Friday, November 16, 2012

Hilton Hotels Corp. v. ITT Corp. case brief

Hilton Hotels Corp. v. ITT Corp. case brief summary
978 F.Supp. 1342 (D. Nev. 1997)

-The P simultaneously put in a tender offer of $55 per share for Defendant’s stock while announcing a proxy contest at the next shareholders meeting.
-Defendant responded by refusing the offer, selling assets, and opposed the takeover in front of state gaming regulatory bodies.
-Defendant also announced a “Comprehensive Plan” that split Defendant into three entities, with 94% of the assets in the ITT Destinations entity.
-Defendant’s board also voted in a staggered board with three classes, wherein each class would be elected every three years, and an 80% majority would be required to remove a director without cause. -An 80% majority would also be required to remove the 80% majority requirement.
-Another part of the plan was a poison pill that would force Plaintiff to pay 90% of a $1.4 billion tax liability. This was all done prior to the shareholder’s meeting, and therefore shareholders did not vote on these changes.
-Plaintiffs increased their offer to $70 per share and moved to enjoin the plan, and the lower court granted the motion.

-Whether Defendant, under a hostile takeover bid, can entrench itself by defensive measures that are not voted in by shareholders.


-The United States District Court for the District of Nevada, in the absence of relevant Nevada law, applied Delaware state law and held that the Comprehensive Plan violates the shareholders’ rights to vote on the board of directors, regardless of good faith on the directors’ part, unless the Unocal standard of higher scrutiny is met.
-The Unocal standard would require that Defendant demonstrate that the acquiring company will pursue a different corporate policy (Defendant did not demonstrate this here) and requires a good faith reasonable investigation into any perceived threat (Defendant did not even meet with Plaintiff and simply asserted that the offer was too low despite contrary evidence).
-The court found that the classified board structure and subsequent voting precluded shareholders and intentionally disenfranchise shareholders prior to a proxy contest.
-Although the court looked favorable at the fact that a majority of directors were outside directors, the plan further entrenched their positions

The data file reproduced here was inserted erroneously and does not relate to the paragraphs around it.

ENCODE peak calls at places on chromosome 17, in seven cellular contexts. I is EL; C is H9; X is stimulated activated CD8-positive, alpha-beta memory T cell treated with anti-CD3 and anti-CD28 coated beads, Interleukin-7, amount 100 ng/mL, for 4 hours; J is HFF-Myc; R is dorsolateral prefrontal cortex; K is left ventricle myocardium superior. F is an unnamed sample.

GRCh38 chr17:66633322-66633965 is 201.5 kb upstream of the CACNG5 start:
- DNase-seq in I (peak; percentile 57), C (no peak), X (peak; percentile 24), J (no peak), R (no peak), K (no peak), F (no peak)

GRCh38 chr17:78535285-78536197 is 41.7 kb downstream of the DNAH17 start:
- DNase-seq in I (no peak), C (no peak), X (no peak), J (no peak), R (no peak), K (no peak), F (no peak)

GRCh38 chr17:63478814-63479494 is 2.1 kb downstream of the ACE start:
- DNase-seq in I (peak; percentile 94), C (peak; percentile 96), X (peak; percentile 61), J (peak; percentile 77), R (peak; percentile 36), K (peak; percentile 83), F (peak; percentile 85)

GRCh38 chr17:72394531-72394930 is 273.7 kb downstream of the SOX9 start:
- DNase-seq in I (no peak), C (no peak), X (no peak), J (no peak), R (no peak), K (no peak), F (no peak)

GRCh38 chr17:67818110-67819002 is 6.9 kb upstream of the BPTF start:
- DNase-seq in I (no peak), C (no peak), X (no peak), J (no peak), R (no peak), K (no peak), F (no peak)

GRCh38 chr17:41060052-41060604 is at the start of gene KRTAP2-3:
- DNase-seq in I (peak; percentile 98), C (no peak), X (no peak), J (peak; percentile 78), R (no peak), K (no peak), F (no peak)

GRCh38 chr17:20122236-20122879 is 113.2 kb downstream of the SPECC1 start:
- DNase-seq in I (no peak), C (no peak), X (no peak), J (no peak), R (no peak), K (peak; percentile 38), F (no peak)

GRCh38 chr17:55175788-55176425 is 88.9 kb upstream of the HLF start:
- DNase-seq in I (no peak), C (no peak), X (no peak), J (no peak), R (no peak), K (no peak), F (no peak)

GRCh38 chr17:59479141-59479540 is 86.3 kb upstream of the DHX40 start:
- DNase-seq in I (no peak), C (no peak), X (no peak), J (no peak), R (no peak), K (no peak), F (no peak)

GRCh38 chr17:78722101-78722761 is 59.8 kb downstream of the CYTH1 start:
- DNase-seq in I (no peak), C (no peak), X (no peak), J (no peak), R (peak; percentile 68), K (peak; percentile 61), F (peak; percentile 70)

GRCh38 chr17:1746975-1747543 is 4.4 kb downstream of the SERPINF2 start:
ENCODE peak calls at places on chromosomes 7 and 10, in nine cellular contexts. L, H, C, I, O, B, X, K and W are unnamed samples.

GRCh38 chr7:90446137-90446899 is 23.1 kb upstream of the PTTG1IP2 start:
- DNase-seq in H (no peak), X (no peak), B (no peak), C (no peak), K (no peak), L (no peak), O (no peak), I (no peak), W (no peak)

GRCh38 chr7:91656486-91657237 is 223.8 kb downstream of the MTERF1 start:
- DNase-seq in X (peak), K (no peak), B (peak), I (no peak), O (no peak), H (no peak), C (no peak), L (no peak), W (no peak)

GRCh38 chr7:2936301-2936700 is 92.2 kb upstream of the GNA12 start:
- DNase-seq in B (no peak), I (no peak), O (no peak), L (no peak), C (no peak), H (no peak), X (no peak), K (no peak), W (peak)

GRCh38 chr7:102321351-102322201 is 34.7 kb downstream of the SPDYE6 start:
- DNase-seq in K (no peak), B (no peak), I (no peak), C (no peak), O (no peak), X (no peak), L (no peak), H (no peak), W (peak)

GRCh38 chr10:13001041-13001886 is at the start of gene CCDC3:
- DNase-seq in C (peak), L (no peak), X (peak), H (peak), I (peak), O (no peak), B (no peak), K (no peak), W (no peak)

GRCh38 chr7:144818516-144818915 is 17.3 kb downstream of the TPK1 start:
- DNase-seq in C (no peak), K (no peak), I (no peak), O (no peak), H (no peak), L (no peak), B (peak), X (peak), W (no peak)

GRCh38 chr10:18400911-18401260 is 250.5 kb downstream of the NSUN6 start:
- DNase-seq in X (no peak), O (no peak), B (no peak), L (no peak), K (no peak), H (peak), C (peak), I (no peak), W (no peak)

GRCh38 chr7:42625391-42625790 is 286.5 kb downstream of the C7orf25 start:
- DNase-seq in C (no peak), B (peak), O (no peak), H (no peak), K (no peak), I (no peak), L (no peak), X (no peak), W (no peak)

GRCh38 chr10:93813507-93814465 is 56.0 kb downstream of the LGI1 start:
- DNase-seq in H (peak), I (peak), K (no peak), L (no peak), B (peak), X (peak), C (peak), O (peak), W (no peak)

-A plan by a target corporation’s directors that purposefully disenfranchises the shareholders’ voting of the directors in lieu of a takeover is invalid.

b. Choice of Law – NV law is silent on the subject. Court looks to DE case law as persuasive authority in this case.

c. Heightened Review for Shareholder Disenfranchisement – “A board’s unilateral decision to adopt a defensive measure touching upon issues of control that purposefully disenfranchises its shareholders is strongly suspect under the Unocal test, and cannot be sustained without a compelling justification.”

d. Two Types of Cases:
i. Power over the assets of the corporation.  Use BJR analysis.
ii. Power relationship between the board (management) and the shareholders.  Analyze under Blasius.

e. Unocal Analysis Here – “The Unocal Test requires the court to consider the following two questions:
1) Does the board have reasonable grounds for believing a danger to corporate policy and effectiveness exists?
2) Is the response reasonable in relation to the threat? If it is a defensive measure touching on issues of control, the court must examine whether the board purposefully disenfranchised its shareholders, an action that cannot be sustained without a compelling justification.”

f. Blasius Rule – “Even if an action is normally permissible, and the board adopts it in good faith and with proper care, a board cannot undertake such action if the primary purpose is to disenfranchise the shareholders in light of a proxy contest.”

Interested in learning how to get the top grades in your law school classes? Want to learn how to study smarter than your competition? Interested in transferring to a high ranked school?

No comments:

Post a Comment

Landmark Personal Injury Lawsuits and Their Lasting Impact

According to a Forbes article, personal injury lawsuits are civil actions brought by an injured person against the party responsible for the...